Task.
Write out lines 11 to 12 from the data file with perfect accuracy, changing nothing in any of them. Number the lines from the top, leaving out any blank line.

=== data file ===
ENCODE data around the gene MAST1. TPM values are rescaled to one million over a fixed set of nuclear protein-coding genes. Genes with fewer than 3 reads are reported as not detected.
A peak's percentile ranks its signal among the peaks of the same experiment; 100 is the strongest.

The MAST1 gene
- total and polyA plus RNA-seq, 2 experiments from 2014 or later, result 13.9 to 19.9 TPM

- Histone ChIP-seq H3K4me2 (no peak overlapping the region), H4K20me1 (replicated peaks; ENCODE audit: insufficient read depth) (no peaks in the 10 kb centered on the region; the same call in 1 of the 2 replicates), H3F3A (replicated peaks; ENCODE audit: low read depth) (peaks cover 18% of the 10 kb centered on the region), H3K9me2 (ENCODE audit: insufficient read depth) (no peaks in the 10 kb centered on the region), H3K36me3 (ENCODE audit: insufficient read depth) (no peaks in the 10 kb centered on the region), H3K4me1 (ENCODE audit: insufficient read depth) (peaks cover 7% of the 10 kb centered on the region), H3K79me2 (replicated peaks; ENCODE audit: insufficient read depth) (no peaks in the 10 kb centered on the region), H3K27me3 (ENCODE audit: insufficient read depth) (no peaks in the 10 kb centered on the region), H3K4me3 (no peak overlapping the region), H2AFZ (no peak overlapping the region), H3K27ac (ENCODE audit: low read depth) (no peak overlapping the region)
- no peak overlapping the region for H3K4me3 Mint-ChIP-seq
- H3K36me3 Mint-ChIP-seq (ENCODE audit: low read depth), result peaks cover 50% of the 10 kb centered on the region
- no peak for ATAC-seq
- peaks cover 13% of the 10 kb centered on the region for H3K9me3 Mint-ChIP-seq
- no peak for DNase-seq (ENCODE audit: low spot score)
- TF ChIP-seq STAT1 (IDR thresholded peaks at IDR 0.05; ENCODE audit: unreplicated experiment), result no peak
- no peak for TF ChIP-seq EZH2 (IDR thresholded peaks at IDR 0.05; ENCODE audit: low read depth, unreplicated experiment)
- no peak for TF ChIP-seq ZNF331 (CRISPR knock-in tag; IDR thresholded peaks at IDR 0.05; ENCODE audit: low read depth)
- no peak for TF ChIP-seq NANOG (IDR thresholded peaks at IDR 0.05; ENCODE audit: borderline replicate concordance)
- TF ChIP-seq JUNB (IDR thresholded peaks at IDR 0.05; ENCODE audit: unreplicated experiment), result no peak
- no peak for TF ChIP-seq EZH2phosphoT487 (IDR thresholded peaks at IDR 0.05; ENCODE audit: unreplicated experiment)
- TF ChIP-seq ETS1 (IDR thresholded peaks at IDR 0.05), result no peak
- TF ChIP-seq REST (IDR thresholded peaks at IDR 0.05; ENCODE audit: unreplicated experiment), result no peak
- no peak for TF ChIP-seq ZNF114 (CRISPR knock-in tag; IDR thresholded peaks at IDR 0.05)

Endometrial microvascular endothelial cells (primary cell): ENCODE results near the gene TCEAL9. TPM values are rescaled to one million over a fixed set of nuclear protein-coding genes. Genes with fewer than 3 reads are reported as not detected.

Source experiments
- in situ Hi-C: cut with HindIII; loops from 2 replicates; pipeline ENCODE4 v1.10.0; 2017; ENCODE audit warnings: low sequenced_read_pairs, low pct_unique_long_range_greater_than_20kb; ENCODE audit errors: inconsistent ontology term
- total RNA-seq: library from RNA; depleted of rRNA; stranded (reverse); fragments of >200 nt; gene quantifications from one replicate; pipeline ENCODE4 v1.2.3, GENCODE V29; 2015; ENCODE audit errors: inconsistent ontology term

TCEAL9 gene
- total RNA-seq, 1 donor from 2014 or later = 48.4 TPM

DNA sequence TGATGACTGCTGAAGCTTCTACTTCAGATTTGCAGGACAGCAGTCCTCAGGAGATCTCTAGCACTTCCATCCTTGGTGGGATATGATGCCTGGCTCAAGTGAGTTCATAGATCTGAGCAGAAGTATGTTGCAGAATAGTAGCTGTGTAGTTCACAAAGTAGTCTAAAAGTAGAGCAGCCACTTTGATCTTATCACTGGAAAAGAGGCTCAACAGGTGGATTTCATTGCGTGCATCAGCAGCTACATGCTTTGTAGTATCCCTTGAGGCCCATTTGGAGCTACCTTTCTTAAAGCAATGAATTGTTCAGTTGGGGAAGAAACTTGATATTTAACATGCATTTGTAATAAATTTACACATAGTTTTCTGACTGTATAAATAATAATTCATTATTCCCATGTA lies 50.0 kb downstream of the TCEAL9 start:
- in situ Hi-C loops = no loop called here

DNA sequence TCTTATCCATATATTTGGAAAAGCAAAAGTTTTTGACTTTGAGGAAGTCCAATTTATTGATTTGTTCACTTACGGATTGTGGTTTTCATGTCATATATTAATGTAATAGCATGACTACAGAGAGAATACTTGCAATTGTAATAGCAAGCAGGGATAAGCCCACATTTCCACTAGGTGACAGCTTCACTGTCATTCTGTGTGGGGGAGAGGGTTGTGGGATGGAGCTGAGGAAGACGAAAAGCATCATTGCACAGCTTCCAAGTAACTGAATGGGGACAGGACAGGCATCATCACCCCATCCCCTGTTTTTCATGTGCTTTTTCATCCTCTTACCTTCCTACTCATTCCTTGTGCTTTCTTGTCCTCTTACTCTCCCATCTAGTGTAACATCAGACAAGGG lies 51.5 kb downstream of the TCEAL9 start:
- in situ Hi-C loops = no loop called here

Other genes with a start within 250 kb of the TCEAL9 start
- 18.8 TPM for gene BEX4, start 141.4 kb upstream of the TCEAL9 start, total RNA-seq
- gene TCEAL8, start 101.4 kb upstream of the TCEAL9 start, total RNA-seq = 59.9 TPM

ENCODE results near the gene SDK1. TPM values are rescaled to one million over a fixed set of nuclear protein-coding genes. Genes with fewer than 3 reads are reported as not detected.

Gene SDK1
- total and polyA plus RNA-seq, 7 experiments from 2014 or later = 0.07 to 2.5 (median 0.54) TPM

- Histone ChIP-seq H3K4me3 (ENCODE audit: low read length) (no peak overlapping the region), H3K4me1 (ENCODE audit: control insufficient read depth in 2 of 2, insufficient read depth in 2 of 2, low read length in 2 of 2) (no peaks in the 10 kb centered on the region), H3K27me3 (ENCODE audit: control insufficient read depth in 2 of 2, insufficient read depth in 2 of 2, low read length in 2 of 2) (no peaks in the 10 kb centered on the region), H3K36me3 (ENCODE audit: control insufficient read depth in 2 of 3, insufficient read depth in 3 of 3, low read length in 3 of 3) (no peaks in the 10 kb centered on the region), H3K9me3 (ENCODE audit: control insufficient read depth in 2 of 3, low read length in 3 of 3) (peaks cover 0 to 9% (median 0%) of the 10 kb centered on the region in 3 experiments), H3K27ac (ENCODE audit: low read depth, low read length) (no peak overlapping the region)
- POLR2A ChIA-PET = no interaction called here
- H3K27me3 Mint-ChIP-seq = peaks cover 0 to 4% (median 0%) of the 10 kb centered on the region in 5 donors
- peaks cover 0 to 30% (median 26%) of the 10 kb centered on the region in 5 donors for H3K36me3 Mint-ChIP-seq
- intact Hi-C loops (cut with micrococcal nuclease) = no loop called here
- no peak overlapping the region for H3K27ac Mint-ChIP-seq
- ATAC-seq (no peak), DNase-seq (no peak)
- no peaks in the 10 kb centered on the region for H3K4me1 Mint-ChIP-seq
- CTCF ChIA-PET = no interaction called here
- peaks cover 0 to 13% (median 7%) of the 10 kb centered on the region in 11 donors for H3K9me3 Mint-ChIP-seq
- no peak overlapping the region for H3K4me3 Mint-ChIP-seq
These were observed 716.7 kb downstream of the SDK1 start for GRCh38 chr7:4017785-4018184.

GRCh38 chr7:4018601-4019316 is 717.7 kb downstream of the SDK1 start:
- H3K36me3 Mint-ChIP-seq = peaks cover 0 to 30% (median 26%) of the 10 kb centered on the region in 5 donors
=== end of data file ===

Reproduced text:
- TF ChIP-seq STAT1 (IDR thresholded peaks at IDR 0.05; ENCODE audit: unreplicated experiment), result no peak
- no peak for TF ChIP-seq EZH2 (IDR thresholded peaks at IDR 0.05; ENCODE audit: low read depth, unreplicated experiment)